Hope Springs Eternal?

Last-summer’s film Hope Springs follows a middle-aged couple, Kay and Arnold (Meryl Streep and Tommy Lee Jones), as they undergo a week of marriage therapy.  Kay demands that they make the trip.  And why shouldn’t she?  As a middle-aged woman with grown children, Kay works at Coldwater Creek to pass the time.  There is no mention of Kay’s career or personal aspirations.  Yet we understand that Arnold has some sort of established business job.  And so we are unfazed by the failing marriage.  What sort of interest should a man have in his aging wife?  He admits he fell in love with the young Kay because she was pretty, yet refuses to look at her aged face when they have sex.  Really, why should she have any interest in him if he shows preference for the television and ranch chips over her?  One of the film’s winning points is its honest portrayal of the discomfort that a couple can have sexually even after 30 years of marriage.  The audience commiserates with their situation because it is so familiar, but we have to admit that a relationship like theirs is a failing model.  What the movie really screams is that women just cannot be personally fulfilled or respected by their spouses by performing housework as an “expression of love” anymore (Cowan 177).  While the film is a great attempt at approaching marriage with honesty, it seems to me that hope will likely not spring if I craft a future for myself like the one presented in the movie.

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One Response to Hope Springs Eternal?

  1. I haven’t seen this film. But, my parents saw it in theaters last summer. I got a call in the middle of the night from my mother, who was distraught and crying because she felt like the woman in that film. And I was completely at a loss of how to help her. But not for the obvious reasons.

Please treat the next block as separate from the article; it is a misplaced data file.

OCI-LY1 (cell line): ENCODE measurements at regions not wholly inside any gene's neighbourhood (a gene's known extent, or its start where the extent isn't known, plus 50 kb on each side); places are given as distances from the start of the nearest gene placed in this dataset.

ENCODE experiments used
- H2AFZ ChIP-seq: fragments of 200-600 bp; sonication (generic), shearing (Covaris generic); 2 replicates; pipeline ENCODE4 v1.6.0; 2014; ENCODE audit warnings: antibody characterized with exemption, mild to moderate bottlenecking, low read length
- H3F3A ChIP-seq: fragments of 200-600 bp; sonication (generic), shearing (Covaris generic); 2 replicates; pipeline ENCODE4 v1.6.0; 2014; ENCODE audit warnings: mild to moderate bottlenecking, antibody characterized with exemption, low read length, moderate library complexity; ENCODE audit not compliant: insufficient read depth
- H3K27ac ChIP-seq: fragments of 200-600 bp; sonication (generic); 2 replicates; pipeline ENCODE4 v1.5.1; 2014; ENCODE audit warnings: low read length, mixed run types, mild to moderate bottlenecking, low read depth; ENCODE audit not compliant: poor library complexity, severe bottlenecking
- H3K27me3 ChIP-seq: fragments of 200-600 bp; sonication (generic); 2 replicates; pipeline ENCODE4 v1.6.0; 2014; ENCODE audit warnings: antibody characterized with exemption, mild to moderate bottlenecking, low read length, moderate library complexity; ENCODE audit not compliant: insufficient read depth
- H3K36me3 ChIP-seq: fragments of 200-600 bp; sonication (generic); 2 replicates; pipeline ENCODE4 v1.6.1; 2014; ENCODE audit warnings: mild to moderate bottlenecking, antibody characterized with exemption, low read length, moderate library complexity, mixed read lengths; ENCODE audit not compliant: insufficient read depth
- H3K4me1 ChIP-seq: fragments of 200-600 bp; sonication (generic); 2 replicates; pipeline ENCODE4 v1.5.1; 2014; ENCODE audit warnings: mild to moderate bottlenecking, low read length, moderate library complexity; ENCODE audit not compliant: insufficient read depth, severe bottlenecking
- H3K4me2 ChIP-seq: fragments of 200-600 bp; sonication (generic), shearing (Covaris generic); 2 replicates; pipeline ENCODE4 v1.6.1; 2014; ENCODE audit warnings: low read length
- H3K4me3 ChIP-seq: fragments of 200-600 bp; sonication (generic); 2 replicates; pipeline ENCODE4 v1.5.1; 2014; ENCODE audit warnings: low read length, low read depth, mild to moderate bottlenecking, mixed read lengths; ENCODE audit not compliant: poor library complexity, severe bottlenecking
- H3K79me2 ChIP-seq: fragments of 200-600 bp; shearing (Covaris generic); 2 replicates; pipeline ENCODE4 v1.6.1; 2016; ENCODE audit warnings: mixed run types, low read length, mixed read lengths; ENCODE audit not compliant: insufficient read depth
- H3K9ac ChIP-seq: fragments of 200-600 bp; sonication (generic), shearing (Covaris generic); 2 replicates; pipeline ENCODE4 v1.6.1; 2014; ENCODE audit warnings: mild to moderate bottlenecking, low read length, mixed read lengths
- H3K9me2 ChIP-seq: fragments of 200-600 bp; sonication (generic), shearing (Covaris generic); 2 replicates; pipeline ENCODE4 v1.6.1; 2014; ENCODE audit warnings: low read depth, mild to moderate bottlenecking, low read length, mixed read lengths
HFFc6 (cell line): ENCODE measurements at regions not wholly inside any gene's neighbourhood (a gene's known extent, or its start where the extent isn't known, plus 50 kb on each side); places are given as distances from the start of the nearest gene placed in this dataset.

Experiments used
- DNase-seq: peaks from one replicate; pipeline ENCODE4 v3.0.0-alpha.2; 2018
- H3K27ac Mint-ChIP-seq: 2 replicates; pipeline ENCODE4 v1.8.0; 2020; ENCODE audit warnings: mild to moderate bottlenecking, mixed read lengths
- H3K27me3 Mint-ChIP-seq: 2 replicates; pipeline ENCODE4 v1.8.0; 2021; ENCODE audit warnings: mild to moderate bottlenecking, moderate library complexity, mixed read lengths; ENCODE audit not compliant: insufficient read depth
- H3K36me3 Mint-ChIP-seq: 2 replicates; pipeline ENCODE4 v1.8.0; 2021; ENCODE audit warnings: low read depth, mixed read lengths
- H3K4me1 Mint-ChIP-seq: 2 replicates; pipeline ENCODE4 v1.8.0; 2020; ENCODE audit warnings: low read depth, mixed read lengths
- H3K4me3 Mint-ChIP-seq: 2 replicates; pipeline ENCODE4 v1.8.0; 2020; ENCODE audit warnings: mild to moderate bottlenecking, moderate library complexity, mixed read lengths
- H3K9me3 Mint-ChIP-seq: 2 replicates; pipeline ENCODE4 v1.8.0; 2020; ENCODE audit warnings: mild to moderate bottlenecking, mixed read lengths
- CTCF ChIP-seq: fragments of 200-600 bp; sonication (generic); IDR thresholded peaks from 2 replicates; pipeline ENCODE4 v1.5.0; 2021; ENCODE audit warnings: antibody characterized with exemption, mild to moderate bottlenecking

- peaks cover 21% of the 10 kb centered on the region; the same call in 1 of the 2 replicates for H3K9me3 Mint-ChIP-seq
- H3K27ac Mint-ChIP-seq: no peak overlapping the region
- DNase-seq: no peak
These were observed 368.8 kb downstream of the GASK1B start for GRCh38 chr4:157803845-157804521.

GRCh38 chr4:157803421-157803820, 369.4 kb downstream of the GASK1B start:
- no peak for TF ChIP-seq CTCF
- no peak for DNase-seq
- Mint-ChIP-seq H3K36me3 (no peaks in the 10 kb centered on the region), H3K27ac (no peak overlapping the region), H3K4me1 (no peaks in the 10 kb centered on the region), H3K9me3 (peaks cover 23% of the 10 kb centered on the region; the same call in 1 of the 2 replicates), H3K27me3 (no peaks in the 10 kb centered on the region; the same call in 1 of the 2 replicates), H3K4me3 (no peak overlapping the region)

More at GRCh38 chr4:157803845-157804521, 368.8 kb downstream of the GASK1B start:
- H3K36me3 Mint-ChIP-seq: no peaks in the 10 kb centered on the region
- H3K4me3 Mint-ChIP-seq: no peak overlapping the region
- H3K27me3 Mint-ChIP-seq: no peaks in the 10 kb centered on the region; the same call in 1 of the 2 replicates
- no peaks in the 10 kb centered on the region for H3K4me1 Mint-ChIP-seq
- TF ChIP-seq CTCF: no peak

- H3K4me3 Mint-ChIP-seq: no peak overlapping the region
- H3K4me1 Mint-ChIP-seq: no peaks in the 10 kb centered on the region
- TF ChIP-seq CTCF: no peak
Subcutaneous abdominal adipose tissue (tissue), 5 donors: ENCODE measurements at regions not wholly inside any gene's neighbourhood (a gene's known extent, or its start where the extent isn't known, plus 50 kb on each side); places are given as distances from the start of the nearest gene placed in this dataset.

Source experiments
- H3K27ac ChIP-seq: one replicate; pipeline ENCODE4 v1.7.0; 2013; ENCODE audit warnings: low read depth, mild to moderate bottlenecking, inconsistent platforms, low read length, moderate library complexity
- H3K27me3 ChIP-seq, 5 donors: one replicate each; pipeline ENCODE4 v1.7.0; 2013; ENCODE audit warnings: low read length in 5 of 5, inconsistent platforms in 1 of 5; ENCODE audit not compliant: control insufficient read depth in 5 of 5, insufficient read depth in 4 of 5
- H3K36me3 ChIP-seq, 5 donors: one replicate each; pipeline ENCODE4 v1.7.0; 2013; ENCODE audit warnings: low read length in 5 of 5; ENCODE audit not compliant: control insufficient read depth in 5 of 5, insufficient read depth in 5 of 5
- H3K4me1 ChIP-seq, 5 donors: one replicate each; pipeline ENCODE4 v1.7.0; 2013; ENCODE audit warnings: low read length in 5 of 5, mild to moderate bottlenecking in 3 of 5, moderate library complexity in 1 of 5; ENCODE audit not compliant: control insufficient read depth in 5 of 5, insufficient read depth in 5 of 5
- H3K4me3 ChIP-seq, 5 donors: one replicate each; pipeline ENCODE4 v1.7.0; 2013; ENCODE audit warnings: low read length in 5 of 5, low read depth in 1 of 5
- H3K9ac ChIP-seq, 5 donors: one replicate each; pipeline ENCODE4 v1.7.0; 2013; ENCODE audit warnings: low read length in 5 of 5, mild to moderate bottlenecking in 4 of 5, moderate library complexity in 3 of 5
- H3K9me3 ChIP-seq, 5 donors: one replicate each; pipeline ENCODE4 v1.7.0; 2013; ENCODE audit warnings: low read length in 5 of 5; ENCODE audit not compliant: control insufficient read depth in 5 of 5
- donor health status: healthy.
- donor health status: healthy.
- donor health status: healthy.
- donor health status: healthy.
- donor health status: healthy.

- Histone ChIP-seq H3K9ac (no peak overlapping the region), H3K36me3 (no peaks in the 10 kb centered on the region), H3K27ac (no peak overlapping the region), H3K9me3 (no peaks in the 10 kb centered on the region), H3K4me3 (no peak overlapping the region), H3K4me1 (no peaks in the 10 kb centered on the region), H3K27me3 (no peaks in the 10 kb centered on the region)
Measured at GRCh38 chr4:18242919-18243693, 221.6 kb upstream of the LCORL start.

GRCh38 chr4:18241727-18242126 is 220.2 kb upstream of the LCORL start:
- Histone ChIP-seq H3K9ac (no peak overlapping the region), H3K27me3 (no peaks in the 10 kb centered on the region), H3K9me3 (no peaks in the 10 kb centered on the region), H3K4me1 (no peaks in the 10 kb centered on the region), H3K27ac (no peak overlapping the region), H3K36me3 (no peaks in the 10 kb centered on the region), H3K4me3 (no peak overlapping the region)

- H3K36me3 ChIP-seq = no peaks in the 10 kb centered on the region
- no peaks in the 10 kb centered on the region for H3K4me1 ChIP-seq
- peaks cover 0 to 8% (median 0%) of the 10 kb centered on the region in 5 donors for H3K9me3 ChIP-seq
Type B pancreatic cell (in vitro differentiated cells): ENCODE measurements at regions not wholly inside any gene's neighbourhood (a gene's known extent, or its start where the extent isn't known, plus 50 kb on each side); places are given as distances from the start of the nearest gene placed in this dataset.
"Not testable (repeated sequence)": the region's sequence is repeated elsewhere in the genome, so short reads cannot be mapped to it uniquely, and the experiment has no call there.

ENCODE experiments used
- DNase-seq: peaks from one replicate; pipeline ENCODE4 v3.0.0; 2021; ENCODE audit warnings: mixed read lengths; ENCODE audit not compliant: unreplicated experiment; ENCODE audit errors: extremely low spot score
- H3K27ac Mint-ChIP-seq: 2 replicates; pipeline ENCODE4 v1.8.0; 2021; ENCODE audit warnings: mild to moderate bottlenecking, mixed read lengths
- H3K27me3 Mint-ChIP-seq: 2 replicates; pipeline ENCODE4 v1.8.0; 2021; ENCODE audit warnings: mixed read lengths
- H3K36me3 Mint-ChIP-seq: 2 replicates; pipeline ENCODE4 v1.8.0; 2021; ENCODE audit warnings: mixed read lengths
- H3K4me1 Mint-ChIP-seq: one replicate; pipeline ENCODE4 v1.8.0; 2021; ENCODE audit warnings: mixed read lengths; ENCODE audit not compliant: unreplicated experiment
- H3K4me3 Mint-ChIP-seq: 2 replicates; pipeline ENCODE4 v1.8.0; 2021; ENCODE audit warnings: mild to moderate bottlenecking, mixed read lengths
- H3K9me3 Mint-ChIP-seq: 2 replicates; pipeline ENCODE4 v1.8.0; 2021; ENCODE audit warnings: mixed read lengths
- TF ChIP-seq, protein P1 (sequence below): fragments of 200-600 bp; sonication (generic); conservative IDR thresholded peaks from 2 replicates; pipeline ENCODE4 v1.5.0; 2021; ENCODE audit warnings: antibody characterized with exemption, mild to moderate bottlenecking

My parents have been married for twenty-seven years. My mother as worked as a self-employed artist for the past eighteen years, while my father has held a well-paying management position at a local tech company for nearly thirty years. While I was a kid, my mother picked me up from school. My father took me to school in the morning, cooked, did laundry and every form of household handiwork. We employed a series of housekeepers over the years. I never really understood this division of household labor, as my father seemed to do most of the work in and out of the home.

    But when my mother called me last, she told me how under appreciated she felt. How unloved by my father. How he doesn’t value her or the work she does. And I really had nothing to say to her, betraying my own biases regarding the value of housework (read: it’s important).

    All of which goes to say marriage—and relationships in general—are complicated. Basically, you can adjust the balance of housework, have a marriage in which a wife pursues her dreams, and still have a disaster. Crafting an enduring, equal, loving marriage seems nigh impossible, when expectations for household labor are unbalanced and the basis of love perpetuated by culture seems to be 90% physical and 10% cliché. The only hope, I think, is honest communication, though even that may not be enough.

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